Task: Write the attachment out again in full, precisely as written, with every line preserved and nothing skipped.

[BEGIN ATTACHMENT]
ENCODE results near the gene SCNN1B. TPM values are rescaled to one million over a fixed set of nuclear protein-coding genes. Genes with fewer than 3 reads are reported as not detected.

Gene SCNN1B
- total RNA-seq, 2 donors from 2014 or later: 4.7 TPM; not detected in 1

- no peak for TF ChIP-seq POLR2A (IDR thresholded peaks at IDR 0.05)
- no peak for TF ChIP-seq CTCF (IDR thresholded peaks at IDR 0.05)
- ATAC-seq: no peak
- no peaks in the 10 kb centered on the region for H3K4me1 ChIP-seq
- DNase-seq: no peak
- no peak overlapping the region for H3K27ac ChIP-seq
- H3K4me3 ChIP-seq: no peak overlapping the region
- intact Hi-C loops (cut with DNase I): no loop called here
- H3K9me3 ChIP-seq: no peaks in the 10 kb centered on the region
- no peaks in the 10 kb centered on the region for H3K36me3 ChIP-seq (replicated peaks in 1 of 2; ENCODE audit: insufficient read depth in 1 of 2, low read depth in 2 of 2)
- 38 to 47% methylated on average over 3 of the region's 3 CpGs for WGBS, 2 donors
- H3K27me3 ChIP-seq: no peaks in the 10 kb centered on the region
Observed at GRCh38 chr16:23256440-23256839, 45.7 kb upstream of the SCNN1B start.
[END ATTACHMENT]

ENCODE results near the gene SCNN1B. TPM values are rescaled to one million over a fixed set of nuclear protein-coding genes. Genes with fewer than 3 reads are reported as not detected.

Gene SCNN1B
- total RNA-seq, 2 donors from 2014 or later: 4.7 TPM; not detected in 1

- no peak for TF ChIP-seq POLR2A (IDR thresholded peaks at IDR 0.05)
- no peak for TF ChIP-seq CTCF (IDR thresholded peaks at IDR 0.05)
- ATAC-seq: no peak
- no peaks in the 10 kb centered on the region for H3K4me1 ChIP-seq
- DNase-seq: no peak
- no peak overlapping the region for H3K27ac ChIP-seq
- H3K4me3 ChIP-seq: no peak overlapping the region
- intact Hi-C loops (cut with DNase I): no loop called here
- H3K9me3 ChIP-seq: no peaks in the 10 kb centered on the region
- no peaks in the 10 kb centered on the region for H3K36me3 ChIP-seq (replicated peaks in 1 of 2; ENCODE audit: insufficient read depth in 1 of 2, low read depth in 2 of 2)
- 38 to 47% methylated on average over 3 of the region's 3 CpGs for WGBS, 2 donors
- H3K27me3 ChIP-seq: no peaks in the 10 kb centered on the region
Observed at GRCh38 chr16:23256440-23256839, 45.7 kb upstream of the SCNN1B start.